“I felt like I was in this crazy forest and there was a straight path in front of [me], and it’s like, ‘Dude, just walk the path. You’re totally fine. You don’t have to get distracted by all this,’ but for some reason I got completely lost and I had no clue what I was doing. I just did what was in front of me.'”
My name’s Kyle and I’m an addict. Most of my story begins when I was a really small child. A lot of the experiences I went through before anything were I guess the things that have kind of altered me, or what I would say made me into that black sheep—a lot of things to do with family and certain decisions that I made that affected other people or the things I hold most dear that I go back to and hold a lot of shame.
Not too much really happened. I lived with my grandparents as long as I can remember. My parents were divorced. Dad was crazy in his addiction, and so everyone gets the same answer of, “I’ll tell you when you’re older,” and you never get any answers. I wouldn’t say anything was terribly wrong, or nothing was blatantly horrible, but it just was what it was.
It wasn’t until my mom switched me to go to a Catholic school and this is where everything kind of started. Of course there’s a ton of rebellion in me. I was becoming a teenager, wanted my hair long, wanted to listen to rock-n-roll, and you go to this Catholic school and it’s like, “Hey, you need to be this way. You need to believe this.” And I’m like, “I don’t really believe any of that.” Around that time also my dad also got deeper and deeper in his addiction and kind of completely detached himself from our family—not any of [it] his total choice, but it’s just kind of how it happened.
I went there, of course I hooked up with the bad kids. I started drinking a lot and smoking weed. Teachers definitely caught onto it, and were like, “Hey we need to help fix this kid or help him do this or do that,” and it didn’t necessarily work. I’m pretty sure I had a detention every single week. Around eighth grade was when I started experimenting with other things, like pills. My grandpa had prescriptions, so [I thought], “I might as well just take a couple of these,” and fell in love. It skyrocketed pretty quick. I would take so many that my insides hurt, I’d be up all night, and I’m this little kid.
When I went into high school once again things inclined a lot more. I hooked up with a lot of the older kids and for whatever reason, I totally assimilated into their group and would go to parties with them and I became their guinea pig in a way. They would give me this or that that I would have no clue what it was, and they’d be like, “Just try it. How do you feel? How’s it going? What are you feeling now?” I had no clue what I was taking half the time, but it felt great.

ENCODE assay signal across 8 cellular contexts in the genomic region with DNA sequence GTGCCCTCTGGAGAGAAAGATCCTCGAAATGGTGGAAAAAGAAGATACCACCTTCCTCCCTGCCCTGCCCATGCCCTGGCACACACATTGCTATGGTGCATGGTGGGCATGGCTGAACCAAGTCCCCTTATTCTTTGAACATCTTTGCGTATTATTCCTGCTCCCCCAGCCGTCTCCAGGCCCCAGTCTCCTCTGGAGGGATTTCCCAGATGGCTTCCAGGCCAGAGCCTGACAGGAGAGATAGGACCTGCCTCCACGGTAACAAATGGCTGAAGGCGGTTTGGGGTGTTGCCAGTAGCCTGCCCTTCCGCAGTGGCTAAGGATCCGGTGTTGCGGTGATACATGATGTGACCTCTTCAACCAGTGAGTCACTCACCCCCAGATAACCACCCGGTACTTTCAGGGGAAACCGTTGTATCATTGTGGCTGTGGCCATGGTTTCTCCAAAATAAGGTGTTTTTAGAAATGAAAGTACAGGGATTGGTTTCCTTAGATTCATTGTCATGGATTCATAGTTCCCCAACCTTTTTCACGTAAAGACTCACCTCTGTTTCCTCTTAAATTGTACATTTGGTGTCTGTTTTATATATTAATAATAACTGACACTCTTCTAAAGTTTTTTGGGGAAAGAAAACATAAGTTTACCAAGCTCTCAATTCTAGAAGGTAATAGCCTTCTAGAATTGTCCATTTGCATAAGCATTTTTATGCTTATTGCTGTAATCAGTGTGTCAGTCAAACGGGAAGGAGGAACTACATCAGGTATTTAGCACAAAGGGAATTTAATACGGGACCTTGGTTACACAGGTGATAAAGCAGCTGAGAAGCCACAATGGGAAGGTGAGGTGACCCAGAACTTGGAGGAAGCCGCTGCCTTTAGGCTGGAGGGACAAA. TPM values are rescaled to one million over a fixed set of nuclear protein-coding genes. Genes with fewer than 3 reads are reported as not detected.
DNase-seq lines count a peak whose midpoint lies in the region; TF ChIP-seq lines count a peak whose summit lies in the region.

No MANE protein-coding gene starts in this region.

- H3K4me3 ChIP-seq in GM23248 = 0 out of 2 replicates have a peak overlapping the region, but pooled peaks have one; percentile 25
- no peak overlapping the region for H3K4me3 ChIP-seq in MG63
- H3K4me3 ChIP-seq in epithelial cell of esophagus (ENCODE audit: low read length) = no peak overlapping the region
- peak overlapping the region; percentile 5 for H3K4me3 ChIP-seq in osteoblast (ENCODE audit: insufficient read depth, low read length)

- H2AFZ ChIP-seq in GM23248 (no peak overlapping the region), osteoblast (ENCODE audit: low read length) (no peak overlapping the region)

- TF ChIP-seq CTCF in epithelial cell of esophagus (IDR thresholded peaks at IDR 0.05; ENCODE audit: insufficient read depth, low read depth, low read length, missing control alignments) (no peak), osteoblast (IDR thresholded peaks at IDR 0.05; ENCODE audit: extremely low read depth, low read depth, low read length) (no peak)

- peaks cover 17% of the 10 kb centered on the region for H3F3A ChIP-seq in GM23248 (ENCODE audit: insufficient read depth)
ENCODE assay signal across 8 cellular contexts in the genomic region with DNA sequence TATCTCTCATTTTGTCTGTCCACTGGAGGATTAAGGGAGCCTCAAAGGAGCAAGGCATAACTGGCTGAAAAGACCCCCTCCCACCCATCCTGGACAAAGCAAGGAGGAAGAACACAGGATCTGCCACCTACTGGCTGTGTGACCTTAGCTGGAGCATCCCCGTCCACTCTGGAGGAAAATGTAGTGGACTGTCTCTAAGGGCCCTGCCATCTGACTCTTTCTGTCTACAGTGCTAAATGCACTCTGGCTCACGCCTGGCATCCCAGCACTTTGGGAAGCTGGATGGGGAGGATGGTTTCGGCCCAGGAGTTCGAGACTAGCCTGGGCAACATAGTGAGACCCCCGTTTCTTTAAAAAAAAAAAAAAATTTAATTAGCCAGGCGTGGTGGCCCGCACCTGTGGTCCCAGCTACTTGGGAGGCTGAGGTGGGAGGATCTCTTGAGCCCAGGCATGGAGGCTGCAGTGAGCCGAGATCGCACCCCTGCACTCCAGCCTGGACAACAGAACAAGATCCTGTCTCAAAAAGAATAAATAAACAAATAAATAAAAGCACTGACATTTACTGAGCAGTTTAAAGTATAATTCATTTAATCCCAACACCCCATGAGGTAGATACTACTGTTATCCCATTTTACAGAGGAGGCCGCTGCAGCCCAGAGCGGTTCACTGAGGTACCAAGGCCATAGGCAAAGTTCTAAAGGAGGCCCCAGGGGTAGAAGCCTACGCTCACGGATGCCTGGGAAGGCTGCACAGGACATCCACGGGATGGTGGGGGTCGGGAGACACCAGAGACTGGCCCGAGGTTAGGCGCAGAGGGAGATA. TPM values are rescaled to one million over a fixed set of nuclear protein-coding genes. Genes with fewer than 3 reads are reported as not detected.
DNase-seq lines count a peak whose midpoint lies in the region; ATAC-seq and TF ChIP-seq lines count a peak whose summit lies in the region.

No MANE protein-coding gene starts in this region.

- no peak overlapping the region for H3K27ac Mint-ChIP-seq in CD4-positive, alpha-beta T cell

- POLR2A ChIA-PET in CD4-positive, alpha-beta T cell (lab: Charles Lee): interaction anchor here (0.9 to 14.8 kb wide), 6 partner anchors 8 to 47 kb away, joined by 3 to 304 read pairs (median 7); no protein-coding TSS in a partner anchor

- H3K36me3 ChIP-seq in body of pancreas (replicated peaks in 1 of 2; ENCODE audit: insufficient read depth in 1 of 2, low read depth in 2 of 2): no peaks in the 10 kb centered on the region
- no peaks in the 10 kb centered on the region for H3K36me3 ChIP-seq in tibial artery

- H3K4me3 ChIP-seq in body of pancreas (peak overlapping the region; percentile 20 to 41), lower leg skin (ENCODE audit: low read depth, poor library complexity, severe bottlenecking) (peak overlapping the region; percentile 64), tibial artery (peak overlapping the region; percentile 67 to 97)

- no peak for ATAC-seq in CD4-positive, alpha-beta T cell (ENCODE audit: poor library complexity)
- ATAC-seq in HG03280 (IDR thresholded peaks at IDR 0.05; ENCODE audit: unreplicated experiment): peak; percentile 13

Freshman year, I would say, was the only good time of me using. It’s kind of cool I guess going into the new high school experience like, “Oh man I’m so cool,” and hooking up with all these people. There’s a ton of different groups in high school—a ton of people with different interests. But the only thing I got interested in was drugs.
Around the summer, I ended up hanging out with some of my old friends that were from my childhood, and we all grew up and started using drugs together. I could tell that my mom had no clue at this point and was just like, “Oh, he’s a teenager having fun.” Then for whatever reason I had some stuff in my wallet and she found it and freaked out. That was about the end of everything. I think to her, it was a huge, huge hit to her, just because of what she went through with my dad. And most of her boyfriends for whatever reason were raging alcoholics, so she was like, “My son is not gonna be that person.” And I swore I would not be that person and I would not be my dad.
Sophomore year came around and I started doing a lot of psychedelics. It was the best way to try and hide. It didn’t smell, didn’t do this or whatever. Most of the times it was always the eyes. That was the best way to tell. I think I totally trained my mom to always stare into my eyes. I can never look people in the eyes because of whatever reason, shame, guilt, whatever you want to call it.
So sophomore year was a lot of me just sneaking around, not being able to go out very often, just being grounded. I would always run away—always, always run away and get Ma chasing after me. She knew who I hung out with, she knew where to go, and she would always find me. But I tried every time. There was one time that I ran away, I was so gone and then the police came. I was with two of my friends, they were freaking out, and [the police] were like, “Is he trying to kill himself?” And they both were like, “Yea,” and the cop said, “Get in the car. Let’s go.”
I was in the hospital and it was the first time my mom gave me the phone and she’s like, “Hey, talk to your dad.” I haven’t talked to him in three years and I’m like, “I can’t do that right now.” After that I don’t really remember. After that a lot of dynamics in our family [changed]. I mean, I lived with my grandparents and my mom was trying to hide everything from my grandparents. I was stealing money from my brother, stealing money from my grandparents, and they were going crazy. He had this giant plastic beer bottle and he would put change and money in it, and he had it marked with Sharpie on duct tape and rubber bands, but I would still always go into it, every time thinking that it would be different and it never was. I would always steal his liquor or whatever.